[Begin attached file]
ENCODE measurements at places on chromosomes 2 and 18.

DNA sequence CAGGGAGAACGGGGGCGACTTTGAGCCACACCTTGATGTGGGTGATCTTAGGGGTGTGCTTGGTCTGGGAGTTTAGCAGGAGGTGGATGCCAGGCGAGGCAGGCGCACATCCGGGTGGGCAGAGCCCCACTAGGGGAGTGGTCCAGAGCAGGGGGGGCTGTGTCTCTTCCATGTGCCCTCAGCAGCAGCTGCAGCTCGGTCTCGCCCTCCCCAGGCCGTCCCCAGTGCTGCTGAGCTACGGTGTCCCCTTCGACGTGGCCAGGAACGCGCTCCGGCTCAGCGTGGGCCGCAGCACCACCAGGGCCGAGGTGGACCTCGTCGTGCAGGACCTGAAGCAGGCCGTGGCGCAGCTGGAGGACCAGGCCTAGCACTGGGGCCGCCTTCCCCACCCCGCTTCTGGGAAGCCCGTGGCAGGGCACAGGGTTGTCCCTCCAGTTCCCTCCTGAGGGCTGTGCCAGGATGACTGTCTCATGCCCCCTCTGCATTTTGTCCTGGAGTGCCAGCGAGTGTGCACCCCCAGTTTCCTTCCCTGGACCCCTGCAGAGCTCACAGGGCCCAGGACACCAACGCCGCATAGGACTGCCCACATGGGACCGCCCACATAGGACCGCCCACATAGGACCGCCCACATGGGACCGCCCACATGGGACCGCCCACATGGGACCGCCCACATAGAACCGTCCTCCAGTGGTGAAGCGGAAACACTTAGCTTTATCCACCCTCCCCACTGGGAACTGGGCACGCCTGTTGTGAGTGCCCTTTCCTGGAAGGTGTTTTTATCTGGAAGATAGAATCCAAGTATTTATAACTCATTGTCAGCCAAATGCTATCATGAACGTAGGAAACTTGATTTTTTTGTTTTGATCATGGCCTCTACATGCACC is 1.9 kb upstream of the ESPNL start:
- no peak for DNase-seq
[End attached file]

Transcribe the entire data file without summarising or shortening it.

ENCODE measurements at places on chromosomes 2 and 18.

DNA sequence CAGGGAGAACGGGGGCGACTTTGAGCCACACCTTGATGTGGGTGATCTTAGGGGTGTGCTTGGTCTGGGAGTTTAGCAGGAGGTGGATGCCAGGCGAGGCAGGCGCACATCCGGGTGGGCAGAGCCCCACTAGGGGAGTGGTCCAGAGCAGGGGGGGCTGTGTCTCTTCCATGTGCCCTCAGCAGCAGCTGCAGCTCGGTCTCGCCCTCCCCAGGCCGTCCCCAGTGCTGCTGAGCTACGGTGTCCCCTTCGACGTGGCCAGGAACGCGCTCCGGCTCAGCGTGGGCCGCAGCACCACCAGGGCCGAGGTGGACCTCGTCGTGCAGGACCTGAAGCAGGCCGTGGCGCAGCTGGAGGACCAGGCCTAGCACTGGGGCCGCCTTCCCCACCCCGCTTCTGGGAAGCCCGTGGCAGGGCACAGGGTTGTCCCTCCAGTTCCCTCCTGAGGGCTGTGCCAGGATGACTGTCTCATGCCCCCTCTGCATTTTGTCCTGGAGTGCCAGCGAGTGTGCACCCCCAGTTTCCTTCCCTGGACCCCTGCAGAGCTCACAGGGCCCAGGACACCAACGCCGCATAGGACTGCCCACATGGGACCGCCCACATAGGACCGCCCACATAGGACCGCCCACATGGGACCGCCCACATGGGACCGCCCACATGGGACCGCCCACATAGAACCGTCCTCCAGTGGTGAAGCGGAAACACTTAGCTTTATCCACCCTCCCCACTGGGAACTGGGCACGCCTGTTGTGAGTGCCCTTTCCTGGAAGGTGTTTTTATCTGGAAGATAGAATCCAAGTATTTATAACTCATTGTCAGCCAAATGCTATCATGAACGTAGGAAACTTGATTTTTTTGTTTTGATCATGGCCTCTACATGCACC is 1.9 kb upstream of the ESPNL start:
- no peak for DNase-seq